MIDAS SHARE TIPS: Unleash a profit as tech firm Bango keeps cash flowing
In 2019, consumers worldwide spent almost £100 billion on subscriptions of one sort or another. By last year, that had more than doubled to £210 billion and experts suggest total expenditure will exceed £450 billion in the next three years.
Individual company fortunes may wax and wane. But overall the so-called subscription economy is booming as more and more firms offer their wares via monthly payments.
Music and movies led the way. Now, however, we can subscribe to online yoga and language lessons, loo roll, cheese and chocolate deliveries, even dog TV, designed to entertain Fido while his owners are out.
As the list grows, it becomes hard to remember what you have bought, how much you paid for it and whether you still want it. Bango helps to make the process easier.
Based in Cambridge, Bango is a clever technology company that makes it simpler for businesses to charge for goods and customers to pay for them.
Taking the lead: The £210 billion-a-year subscription sector includes TV channels to keep dogs occupied
The firm was founded in 1999 by entrepreneur Ray Anderson and initially focused on developing tools that would allow consumers to pay for music and video games through their mobile phone bill.
Anderson still chairs Bango, but the firm has expanded significantly, as citizens the world over increasingly use mobile phones for almost every aspect of daily life, from shopping to binge-watching Ted Lasso.
Bango customers include Amazon, Google and Microsoft, as well as major telecom companies, from Vodafone to Samsung to America’s AT&T.
Last year alone, Bango processed more than £7 billion of payments made by consumers across the globe, from Tokyo to Frankfurt to New York City. The firm also bought its main rival, Docomo of Japan – a deal expected to turbocharge sales and profits. Now Bango has a new division that allows consumers to see all their subscriptions in one place and makes it easier to add, cancel, upgrade or downgrade each and every one of them.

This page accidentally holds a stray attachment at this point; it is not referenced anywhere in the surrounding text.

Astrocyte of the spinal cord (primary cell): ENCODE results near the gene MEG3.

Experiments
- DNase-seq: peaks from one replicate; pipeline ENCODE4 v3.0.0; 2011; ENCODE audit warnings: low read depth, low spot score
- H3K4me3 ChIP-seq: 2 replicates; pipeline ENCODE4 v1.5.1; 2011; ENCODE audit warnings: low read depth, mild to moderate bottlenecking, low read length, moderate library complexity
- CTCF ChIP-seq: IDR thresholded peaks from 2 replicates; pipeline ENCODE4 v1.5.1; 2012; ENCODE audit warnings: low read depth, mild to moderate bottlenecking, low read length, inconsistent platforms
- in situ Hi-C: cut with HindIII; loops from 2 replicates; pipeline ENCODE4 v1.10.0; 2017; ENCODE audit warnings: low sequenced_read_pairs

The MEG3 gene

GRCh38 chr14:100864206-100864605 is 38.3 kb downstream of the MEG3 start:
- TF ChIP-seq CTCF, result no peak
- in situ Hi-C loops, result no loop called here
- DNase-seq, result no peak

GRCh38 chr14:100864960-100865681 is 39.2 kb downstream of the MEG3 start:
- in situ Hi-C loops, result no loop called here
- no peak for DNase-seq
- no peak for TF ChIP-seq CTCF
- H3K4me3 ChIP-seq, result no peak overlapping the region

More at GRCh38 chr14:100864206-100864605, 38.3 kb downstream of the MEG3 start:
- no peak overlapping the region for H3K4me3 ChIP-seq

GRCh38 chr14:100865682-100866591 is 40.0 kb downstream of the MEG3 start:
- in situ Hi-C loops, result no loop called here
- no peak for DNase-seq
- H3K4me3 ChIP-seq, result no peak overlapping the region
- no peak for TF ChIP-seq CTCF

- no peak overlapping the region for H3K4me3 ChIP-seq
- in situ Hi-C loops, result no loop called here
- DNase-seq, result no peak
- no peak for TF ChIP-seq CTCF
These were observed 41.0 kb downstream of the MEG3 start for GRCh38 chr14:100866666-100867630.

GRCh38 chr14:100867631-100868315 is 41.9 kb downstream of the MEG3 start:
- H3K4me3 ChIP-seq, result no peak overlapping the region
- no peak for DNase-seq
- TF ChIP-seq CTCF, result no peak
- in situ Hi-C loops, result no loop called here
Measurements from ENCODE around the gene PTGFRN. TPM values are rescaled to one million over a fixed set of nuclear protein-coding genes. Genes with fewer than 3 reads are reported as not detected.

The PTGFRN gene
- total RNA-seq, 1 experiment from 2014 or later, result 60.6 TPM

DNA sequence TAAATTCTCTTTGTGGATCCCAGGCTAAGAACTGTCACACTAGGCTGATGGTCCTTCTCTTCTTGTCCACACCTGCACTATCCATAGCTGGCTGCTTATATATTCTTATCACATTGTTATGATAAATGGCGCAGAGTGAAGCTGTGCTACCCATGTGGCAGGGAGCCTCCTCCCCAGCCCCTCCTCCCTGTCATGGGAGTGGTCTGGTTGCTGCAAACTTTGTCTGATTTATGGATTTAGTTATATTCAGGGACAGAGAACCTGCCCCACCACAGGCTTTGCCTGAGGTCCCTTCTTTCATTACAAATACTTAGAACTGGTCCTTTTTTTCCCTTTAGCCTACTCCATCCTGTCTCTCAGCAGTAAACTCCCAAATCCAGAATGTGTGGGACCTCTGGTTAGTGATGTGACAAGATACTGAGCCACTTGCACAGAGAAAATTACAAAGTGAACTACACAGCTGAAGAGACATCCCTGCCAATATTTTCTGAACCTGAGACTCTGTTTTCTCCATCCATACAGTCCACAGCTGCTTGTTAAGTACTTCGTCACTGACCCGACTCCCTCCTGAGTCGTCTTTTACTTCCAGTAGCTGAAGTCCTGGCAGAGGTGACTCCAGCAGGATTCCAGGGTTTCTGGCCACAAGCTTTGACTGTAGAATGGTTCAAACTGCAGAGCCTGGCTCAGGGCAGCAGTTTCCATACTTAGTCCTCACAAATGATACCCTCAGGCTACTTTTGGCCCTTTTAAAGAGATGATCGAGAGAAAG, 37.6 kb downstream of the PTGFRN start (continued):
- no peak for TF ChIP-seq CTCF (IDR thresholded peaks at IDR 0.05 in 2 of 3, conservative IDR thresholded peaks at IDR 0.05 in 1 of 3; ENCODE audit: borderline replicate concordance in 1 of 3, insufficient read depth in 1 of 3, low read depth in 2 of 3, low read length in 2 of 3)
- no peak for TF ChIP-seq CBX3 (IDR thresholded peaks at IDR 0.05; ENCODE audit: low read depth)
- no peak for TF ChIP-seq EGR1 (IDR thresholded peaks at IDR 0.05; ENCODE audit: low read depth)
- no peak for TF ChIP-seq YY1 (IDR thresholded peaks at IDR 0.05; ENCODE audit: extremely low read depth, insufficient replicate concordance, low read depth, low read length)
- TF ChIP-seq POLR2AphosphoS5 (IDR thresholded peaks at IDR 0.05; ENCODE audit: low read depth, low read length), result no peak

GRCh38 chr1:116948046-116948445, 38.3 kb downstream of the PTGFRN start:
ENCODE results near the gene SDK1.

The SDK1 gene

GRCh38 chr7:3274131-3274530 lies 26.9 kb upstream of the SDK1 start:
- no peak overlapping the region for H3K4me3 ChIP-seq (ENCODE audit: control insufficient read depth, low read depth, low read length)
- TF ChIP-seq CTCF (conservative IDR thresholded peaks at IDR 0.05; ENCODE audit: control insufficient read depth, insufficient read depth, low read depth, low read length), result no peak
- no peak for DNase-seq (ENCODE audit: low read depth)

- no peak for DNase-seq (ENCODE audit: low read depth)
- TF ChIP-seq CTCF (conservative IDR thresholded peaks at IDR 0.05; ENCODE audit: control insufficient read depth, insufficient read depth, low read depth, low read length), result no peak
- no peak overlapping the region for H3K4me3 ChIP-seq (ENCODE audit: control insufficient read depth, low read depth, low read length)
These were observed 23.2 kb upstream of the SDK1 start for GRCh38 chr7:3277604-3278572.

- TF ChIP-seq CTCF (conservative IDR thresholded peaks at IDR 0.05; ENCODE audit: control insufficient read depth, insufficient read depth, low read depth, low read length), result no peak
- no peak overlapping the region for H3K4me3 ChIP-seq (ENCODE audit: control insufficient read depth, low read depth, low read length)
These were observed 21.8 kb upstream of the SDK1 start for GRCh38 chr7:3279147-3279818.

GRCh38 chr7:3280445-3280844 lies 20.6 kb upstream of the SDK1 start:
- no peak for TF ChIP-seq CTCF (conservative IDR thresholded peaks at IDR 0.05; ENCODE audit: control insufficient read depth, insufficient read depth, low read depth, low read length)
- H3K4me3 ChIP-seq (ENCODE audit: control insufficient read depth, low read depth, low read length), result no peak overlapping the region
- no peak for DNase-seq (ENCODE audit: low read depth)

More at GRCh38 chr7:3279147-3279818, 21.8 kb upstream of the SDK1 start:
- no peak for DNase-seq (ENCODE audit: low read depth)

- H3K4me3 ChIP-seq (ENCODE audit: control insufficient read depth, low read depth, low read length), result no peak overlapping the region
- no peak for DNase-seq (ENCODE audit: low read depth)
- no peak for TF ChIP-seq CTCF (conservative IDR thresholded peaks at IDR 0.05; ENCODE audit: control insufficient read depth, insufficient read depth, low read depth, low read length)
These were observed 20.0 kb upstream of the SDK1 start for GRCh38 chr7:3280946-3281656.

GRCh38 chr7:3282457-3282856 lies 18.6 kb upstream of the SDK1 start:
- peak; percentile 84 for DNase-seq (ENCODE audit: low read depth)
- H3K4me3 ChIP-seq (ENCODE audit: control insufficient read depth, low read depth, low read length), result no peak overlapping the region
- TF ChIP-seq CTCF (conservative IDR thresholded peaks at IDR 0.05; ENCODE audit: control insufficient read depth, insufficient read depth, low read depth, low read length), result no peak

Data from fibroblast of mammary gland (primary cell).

For mobile phone firms, the service helps attract and retain customers, as they can offer discounts or special offers along the way. For businesses, Bango’s network of telecom customers gives them access to millions of potential new subscribers and sophisticated data so they can offer personalised recommendations to consumers.
The service, known as super-bundling, has been taken up by several firms, including Verizon, one of the US’s largest phone groups, and leading Australian player Optus. Others are expected to follow suit.
A recent survey showed that 88 per cent of large phone firms here and in the US plan to offer super-bundling in the near future and Bango is the dominant player in the market, described by customers as leaps and bounds ahead of rivals.
Other companies are interested in Bango’s technology, such as Japanese employee benefits specialist Benefits One which is using it to provide added extras for millions of workers.
A first half trading statement last week was upbeat and brokers expect Bango to deliver substantial growth, with revenues forecast to rise 73 per cent this year to $49 million (£38 million) and a further 16 per cent in 2024 to $57 million.
Bango was loss-making last year, but profits of $3.4 million are expected this year, soaring to $14 million next year.
The firm, which reports in dollars because most of its contracts are denominated in the US currency, also won the first ever King’s Award for Enterprise for International Trade earlier this year.
Midas verdict: Bango shares are at £1.89, having been at more than £2.50 at the beginning of the year. The fall reflects wider unease about technology stocks rather than Bango’s own growth potential. Supportive brokers believe Bango shares could hit £3.15, as the subscription business expands and the group moves into profit. Buy.
Traded on: AIM Ticker: BGO Contact: bango.com or 01223 617 387